Mark Wahlberg and Christian Bale in  The Fighter
Mark Wahlberg and Christian Bale in 'The Fighter'
Paramount
Directed by David O. Russell (Three Kings), and also starring Melissa Leo and Amy Ryan, The Fighter chronicles the life story of blue collar boxer "Irish" Micky Ward and his dark horse welterweight wins in the ring -- title fights that would help to unite his broken family and bring much-needed pride to his working-class Lowell, Massachusetts neighborhood. Playing Micky Ward in the film, Wahlberg spent a great deal of time with the real-life boxing legend. Not only did the actor get to know everything about Ward as a boxer, but he also discovered a lot about the inner emotions that has made Ward the man he is today. "Micky is the most humble guy I’ve met in my life," confesses Wahlberg, one of the producers of Entourage and Boardwalk Empire. "He doesn’t feel bad that he only made a couple of seven-figure paydays when he was champ. He’s a Teamster now in Boston, and takes pride in what he does, and has his own gym where he trains people. He’s a warm, caring guy. Then you get in the ring with him. You think, 'He’s my friend, I’m playing him in this movie, this will be fun.' I’m very much like that, too. The guy who tells the story through his eyes is a much more difficult part to play, harder than the part that has the flash, and is big and in your face. That was Micky."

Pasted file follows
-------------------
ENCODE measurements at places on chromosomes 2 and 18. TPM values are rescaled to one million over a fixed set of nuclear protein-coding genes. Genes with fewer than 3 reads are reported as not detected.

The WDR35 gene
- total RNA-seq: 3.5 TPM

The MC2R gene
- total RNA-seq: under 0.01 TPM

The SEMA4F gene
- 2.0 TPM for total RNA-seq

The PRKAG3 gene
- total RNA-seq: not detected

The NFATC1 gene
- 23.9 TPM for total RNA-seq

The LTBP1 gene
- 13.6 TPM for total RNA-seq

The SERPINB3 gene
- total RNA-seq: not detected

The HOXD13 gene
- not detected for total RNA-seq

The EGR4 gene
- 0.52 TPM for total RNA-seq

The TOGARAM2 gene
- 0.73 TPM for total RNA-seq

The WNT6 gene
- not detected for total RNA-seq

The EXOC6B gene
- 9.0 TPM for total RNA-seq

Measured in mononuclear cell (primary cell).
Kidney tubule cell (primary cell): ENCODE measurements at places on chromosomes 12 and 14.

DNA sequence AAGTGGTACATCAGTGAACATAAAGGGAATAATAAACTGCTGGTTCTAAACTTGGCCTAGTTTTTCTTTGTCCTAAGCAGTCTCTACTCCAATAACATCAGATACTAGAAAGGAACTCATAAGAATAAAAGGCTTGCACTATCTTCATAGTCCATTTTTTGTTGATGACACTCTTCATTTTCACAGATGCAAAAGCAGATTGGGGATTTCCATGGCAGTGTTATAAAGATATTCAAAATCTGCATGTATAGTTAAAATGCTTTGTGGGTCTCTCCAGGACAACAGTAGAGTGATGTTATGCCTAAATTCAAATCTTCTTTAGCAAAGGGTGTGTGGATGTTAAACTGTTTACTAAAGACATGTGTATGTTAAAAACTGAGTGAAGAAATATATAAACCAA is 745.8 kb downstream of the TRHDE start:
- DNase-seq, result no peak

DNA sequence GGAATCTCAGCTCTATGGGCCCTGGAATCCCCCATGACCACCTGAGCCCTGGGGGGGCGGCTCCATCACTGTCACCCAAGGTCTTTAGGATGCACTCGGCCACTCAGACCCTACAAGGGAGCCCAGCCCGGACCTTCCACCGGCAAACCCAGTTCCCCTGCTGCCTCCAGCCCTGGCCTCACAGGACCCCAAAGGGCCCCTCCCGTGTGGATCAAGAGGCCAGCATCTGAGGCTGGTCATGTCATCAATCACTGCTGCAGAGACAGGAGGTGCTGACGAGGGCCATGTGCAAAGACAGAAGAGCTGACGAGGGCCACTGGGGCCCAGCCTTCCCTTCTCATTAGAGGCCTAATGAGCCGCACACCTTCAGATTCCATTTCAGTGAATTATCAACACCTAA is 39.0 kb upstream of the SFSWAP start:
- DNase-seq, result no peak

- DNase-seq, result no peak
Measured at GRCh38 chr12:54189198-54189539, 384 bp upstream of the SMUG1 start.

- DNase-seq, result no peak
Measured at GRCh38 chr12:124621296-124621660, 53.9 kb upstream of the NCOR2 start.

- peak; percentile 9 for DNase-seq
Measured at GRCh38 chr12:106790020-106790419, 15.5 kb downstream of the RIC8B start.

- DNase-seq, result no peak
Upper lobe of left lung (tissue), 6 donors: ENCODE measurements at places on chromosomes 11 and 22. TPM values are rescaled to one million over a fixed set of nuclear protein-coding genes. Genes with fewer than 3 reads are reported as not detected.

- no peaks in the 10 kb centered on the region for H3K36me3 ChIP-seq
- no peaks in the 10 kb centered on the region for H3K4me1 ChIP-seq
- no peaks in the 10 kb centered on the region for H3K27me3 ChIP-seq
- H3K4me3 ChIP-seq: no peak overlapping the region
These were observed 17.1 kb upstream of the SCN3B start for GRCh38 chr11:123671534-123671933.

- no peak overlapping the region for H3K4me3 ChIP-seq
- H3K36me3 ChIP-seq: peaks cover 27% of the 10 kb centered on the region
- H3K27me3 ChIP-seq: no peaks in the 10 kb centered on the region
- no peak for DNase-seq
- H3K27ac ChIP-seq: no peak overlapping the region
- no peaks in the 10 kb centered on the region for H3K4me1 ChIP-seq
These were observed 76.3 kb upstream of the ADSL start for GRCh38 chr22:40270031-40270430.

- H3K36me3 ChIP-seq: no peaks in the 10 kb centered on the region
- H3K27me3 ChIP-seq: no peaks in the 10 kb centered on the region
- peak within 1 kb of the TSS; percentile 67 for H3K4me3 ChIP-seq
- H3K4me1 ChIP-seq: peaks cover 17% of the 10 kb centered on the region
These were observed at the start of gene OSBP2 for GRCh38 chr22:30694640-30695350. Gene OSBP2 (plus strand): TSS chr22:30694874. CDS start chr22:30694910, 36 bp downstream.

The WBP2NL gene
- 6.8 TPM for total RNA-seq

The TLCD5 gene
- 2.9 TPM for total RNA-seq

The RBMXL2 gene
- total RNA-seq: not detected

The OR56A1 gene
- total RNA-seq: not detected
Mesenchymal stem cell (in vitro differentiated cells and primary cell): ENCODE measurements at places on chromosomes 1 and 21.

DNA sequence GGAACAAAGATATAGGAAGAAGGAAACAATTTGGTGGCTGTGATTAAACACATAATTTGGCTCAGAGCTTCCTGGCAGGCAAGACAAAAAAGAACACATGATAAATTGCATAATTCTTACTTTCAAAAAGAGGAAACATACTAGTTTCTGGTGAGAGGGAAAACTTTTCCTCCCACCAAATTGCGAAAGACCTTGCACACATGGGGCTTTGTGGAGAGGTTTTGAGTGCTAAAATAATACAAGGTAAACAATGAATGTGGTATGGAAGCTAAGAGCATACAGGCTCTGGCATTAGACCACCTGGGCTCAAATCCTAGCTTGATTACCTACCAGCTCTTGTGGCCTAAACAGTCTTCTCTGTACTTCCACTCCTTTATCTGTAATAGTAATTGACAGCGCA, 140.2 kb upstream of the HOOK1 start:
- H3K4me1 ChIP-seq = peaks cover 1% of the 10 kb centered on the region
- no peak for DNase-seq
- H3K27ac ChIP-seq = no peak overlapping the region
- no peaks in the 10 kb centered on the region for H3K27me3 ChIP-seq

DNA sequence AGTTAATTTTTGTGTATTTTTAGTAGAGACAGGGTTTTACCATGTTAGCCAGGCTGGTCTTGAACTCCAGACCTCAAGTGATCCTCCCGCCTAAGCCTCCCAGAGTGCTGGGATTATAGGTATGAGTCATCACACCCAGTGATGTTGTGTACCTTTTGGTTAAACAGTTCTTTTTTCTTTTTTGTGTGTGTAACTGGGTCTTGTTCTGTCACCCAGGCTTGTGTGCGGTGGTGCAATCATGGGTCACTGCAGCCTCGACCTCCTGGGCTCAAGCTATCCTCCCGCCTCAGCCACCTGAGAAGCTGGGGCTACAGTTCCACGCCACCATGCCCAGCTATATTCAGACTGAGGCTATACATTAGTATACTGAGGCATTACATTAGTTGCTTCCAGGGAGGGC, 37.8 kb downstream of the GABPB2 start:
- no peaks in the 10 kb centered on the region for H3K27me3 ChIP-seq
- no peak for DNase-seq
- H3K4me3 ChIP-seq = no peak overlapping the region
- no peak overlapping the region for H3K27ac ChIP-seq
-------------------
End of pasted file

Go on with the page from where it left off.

Mark Wahlberg sat down with select members of the press in Los Angeles, just weeks before the film's December, 2011 opening to discuss why it was so tough getting The Fighter to the big screen, how he continued to stay in shape (throughout the five years) to play a boxer, even when the release of the film looked in danger and Wahlberg reveals the biggest lessons he learned in making the bio-pic.
Mark Wahlberg and Christian Bale in  The Fighter
Mark Wahlberg and Christian Bale in 'The Fighter'
Paramount
Why did you want to do The Fighter? “I wanted to make a boxing movie, and talked about a movie where I’d play Vinnie Curto and Bob De Niro would play his trainer, Angelo Dundee. I tried to make The Black Dahlia with Brian De Palma because there was an element of boxing in it. I’d already built a ring in my backyard by then.”